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Magdalene’s Courtyard and the complex of gates in the Harem Tower

The courtyard of St. Nicholas with the foundation of the church in honor of the saint in the foreground

Etna and the wall separating the Magdalene courtyard and St. Martin’s courtyard

Behind the castle there is a rock, the shape of which is felt to have been given by man – it is the sanctuary of Demeter. It is not quite clear whether this is the most ancient sanctuary or whether there was some other sanctuary under the castle.

Now the sanctuary looks more like an observation deck

View of the fortress

It is possible to walk around all this wealth (without the western part of the city) in one hour, in two hours you will do it very leisurely.

From Enna it is not far from any point in Sicily, but the closest are the beautiful town of Cefalù on the north coast of the island, the valley of the temples in Agrigento, the Roman villa with mosaics in Piazza Armerina, Catania and the ancient city of Margantina. In addition, the guidebook states that somewhere down in the valley in a place called Cozzo Matrice there is an ancient fortified village that is 10,000 years old.

Enna is something not to be missed in the heart of Sicily, Italy

Enna, located in the heart of Sicily, is the highest capital of Italy, and although it is over 900 meters above sea level, it has a population of 30,000. Let’s find out together what to see in Enna.

Enna: what not to miss in the heart of Sicily

Enna - this is what you can't miss in the heart of Sicily, Italy - Photo 2

Enna is something not to be missed in the heart of Sicily, Italy

Enna is known as “the belvedere of Sicily” and also “the belvedere of Sicily” because of the terraces, from which you can admire the Sicilian countryside. The Romans already called it Urbex Inexpugnabilis because of its geographical location.

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From ancient history, walking through the center you will notice the transition of different peoples, from the ancient Greeks to the Aragonese . Today Enna is a city full of sights with castles, monuments, churches and exquisite palaces surrounded by the magnificent Lake Pergusa . So, here’s what not to miss during your stay in Enna!

Lombardy Castle

Enna - this is what you can't miss in the heart of Sicily, Italy - Photo 3

Lombardy Castle

The Castello di Lombardia, symbol of Enna, which you can visit for a ticket price of 4€, is an imposing fortress overlooking the highest point of the city, 970 meters . The Sicans built the first castle to defend themselves against the attacks of the Sicilians (the two indigenous tribes of the island).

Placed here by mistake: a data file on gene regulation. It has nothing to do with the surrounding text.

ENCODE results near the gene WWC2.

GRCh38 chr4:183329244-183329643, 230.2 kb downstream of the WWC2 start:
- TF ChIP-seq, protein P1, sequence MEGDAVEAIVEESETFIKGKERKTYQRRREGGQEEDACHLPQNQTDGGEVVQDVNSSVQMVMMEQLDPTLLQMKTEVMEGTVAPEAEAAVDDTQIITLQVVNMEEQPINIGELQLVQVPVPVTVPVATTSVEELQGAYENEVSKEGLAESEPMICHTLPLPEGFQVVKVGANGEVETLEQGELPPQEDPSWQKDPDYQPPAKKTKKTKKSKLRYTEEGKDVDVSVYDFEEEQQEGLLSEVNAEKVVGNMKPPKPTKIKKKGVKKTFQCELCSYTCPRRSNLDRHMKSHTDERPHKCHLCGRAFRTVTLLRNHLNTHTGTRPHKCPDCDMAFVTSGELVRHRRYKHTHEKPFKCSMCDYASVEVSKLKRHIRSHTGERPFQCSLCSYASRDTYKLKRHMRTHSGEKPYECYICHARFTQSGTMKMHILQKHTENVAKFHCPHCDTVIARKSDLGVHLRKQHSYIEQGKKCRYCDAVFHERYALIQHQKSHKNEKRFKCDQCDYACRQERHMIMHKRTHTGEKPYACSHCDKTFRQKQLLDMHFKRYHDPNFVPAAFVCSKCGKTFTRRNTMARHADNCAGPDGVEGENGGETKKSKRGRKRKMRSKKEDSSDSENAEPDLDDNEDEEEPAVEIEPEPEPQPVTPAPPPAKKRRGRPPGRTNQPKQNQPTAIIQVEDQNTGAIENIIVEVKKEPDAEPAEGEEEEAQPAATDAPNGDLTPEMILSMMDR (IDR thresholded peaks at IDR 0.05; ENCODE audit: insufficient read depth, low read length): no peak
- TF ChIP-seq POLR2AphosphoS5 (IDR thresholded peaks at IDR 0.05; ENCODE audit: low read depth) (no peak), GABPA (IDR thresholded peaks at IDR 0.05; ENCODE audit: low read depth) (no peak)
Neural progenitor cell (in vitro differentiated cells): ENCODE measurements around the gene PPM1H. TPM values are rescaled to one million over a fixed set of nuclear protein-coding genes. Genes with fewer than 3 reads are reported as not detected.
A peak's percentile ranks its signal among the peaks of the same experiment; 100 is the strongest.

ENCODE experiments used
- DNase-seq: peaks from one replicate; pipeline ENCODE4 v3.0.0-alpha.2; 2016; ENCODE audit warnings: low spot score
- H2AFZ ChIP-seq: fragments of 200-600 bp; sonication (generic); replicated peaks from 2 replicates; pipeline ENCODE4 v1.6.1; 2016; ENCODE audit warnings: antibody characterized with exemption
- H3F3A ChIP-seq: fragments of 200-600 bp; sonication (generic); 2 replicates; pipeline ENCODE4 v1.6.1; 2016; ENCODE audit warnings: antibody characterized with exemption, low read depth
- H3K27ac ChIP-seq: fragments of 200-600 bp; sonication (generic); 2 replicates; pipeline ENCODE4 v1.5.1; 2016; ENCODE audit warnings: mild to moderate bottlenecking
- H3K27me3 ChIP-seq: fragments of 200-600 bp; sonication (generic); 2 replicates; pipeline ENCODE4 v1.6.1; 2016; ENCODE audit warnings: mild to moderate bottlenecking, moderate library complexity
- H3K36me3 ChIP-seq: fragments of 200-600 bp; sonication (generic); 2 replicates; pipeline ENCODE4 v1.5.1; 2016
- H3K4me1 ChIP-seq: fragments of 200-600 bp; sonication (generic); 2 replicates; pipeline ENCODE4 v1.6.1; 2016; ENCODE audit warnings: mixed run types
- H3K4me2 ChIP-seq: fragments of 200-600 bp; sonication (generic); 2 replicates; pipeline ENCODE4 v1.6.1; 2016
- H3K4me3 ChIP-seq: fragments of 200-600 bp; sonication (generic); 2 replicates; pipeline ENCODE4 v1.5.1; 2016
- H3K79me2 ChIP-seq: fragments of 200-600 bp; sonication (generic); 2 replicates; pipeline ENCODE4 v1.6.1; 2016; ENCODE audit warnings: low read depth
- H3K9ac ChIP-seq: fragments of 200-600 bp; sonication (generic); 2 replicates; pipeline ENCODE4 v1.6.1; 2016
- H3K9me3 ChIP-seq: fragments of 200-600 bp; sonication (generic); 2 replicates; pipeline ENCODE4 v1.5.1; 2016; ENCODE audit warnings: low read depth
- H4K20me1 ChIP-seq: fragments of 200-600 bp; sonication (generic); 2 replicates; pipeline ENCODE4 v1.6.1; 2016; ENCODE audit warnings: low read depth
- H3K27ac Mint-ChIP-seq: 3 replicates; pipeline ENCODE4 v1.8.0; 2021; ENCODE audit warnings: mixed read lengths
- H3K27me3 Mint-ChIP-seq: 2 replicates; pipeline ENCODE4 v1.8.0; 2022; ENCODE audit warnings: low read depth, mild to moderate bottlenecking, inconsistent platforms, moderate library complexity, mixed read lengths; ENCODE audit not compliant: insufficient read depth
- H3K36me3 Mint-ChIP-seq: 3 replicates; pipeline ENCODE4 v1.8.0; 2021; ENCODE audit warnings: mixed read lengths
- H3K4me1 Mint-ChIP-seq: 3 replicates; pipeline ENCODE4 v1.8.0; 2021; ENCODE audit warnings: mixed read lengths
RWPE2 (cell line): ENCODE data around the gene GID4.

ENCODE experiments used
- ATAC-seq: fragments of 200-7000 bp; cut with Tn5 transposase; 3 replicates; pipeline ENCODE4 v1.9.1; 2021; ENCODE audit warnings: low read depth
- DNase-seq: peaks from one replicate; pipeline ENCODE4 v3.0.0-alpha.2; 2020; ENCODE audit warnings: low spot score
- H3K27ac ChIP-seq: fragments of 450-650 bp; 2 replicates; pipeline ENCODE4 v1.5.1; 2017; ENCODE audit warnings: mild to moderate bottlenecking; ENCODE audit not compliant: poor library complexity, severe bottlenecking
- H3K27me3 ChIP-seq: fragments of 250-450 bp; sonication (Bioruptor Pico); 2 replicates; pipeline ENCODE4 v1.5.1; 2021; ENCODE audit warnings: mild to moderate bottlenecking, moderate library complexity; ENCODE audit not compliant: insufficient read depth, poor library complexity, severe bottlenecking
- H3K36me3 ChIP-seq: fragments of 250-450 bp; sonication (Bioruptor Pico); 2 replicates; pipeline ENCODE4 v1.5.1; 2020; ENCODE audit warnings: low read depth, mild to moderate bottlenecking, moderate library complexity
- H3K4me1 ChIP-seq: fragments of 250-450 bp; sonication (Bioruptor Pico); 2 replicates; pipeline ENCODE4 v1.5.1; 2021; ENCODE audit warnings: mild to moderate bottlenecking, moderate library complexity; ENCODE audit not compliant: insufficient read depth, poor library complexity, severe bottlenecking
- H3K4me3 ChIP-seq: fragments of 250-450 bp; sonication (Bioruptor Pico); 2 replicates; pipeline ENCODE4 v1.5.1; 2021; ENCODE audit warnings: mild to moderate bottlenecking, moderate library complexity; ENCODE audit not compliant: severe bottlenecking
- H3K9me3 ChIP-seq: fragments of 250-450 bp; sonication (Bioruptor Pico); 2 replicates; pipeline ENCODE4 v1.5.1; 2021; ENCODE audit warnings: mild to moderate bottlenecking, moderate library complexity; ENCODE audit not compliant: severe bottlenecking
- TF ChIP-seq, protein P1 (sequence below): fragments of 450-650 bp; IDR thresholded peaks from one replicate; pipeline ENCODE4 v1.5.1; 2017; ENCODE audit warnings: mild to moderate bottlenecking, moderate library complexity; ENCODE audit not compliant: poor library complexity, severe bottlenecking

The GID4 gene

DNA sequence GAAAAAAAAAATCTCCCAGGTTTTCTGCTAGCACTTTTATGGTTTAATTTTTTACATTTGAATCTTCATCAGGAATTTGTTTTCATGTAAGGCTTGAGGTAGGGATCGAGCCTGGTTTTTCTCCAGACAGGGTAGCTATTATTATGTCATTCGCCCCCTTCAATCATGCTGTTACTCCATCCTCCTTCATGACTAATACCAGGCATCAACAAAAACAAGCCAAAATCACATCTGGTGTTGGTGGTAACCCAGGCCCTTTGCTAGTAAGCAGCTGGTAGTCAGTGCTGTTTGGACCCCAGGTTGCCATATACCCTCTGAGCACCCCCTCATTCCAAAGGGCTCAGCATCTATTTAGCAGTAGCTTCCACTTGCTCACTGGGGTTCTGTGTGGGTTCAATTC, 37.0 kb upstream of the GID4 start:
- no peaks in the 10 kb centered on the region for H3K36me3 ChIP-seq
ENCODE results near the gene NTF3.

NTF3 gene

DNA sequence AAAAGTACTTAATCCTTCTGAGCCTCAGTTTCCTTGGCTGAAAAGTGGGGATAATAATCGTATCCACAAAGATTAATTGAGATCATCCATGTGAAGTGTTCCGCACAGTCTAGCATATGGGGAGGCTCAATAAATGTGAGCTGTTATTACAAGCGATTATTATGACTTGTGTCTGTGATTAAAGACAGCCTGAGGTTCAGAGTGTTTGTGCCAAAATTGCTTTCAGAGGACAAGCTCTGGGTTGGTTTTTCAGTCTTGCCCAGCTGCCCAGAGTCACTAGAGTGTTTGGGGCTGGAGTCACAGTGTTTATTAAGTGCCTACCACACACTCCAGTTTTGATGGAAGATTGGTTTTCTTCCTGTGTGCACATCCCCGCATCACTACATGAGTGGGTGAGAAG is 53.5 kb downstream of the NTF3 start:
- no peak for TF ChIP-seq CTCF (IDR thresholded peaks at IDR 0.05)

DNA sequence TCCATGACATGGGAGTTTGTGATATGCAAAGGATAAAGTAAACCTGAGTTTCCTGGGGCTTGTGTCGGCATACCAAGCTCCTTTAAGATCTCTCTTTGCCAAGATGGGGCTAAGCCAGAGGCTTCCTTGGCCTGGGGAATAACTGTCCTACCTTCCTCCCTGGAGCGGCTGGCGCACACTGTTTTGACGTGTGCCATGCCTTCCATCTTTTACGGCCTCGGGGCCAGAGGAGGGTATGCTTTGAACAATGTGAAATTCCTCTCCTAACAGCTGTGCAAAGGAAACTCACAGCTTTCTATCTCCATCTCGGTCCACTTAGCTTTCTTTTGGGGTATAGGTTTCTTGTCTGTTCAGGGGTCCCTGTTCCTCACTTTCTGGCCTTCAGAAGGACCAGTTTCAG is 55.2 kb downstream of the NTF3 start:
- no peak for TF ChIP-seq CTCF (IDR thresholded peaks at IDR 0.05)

Next to the castle stood the fortress of Ceres, built by the Sicans, a temple where the cult of the homonymous goddess of the fertility of the fields was practiced. The castle, used as a fortress by the Romans and Arabs alike, underwent a major renovation during the reign of Roger II in 1130 and was named “di Lombardy” because of the presence of the Lombard colony.

Another reconstruction is due to Federico II of Swabia, 20 towers were built and six have been saved, like the Tower of Pisa, from where you can admire the panorama. Today it is used as the site of “Federico’s Week”, an event in which markets are held and games with a medieval theme are played.

Tower of Federico II

Enna - this is what you can't miss in the heart of Sicily, Italy - Photo 4

Tower of Federico II

It can be visited by paying a ticket of 2 euros. The tower of Federico II is one of the best preserved monuments of the Frederick era in Italy . It was commissioned by Frederick II of Swabia and designed by Riccardo da Lentini , it was also the emperor’s summer residence during his stay in Sicily.

Height 27 meters , octagonal plan, view of the hill 950 meters high . This point was chosen because it offers a good view of the entire area. The tower has two rooms, one on the first floor and one on the second floor with vaulted ceilings, connected to each other by a spiral staircase carved into the walls. The tree-lined space around it is now used as a public garden.

The Dome

Enna - this is what you can't miss in the heart of Sicily, Italy - Photo 5

Dome

Dedicated to Maria Santissima della Visitazione, the Dome of Enna was declared a UNESCO World Heritage Site in 2008. It was built from 1307 to 1311, with a majestic bell-shaped façade overlooking the small square (Piazza Duomo) in the historic center, going up along Via Roma, the most important street of the city, at 500 metres from Castello di Lombardia.

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The interior is divided into three naves, ending in three apses. The center aisle has a wooden coffered ceiling, a scene with an organ and a cornice on which hangs a series of 12 paintings of the Basilian saints of the Enne, by Vincenzo Roggeri. On the sides and on the transept are various polychrome marble chapels.

Sanctuary of the Pappardura

Enna - this is what you can't miss in the heart of Sicily, Italy - Photo 6

Sanctuary of Pappardura

At 25 minutes from Via Roma, the small chapel of the sanctuary of Pappardura is located in an area full of natural caves. Small and elegant, it has a refined rosette window and, although the inside looks somewhat austere, it has a decorative splendor. You can admire the fabulous inlaid wooden ceiling , statues of the twelve apostles and seventeenth-century stucco.

Regional Archaeological Museum

Enna - this is what you can't miss in the heart of Sicily, Italy - Photo 7

Regional Archaeological Museum

Located in the historic center of Enna, inside Palazzo Varisano, open to the public free of charge, you will find the Archaeological Museum. The itinerary of the exhibition begins with the presentation of various human settlements in the hills of Ennese dating back to the Bronze Age and the Iron Age.

In addition, the funerary inscription of the priestess of the goddess Ceres comes from Enna; a series of terracottas depicting Demeter and Coré from private collections. There will also be medieval materials from the castle area.

How to get to Enna?

Enna - here's something not to be missed in the heart of Sicily, Italy - Photo 8

By plane : the nearest airport to Enna is Catania airport, 82 km away. It is connected to Enna by SAIS Autolinee. For the 6€ ticket you get in one hour and 15 minutes to the Enna Autostazione terminus, close to the historic center.

By car: go along the highway A 19, which links the city to Catania, Palermo and Agrigento.

By train: you can reach Enna by train from Palermo even if the travel time is about 2 hours, or from Catania in 1 hour 40, from Caltanissetta in 50 minutes and from Agrigento in 1 hour 45.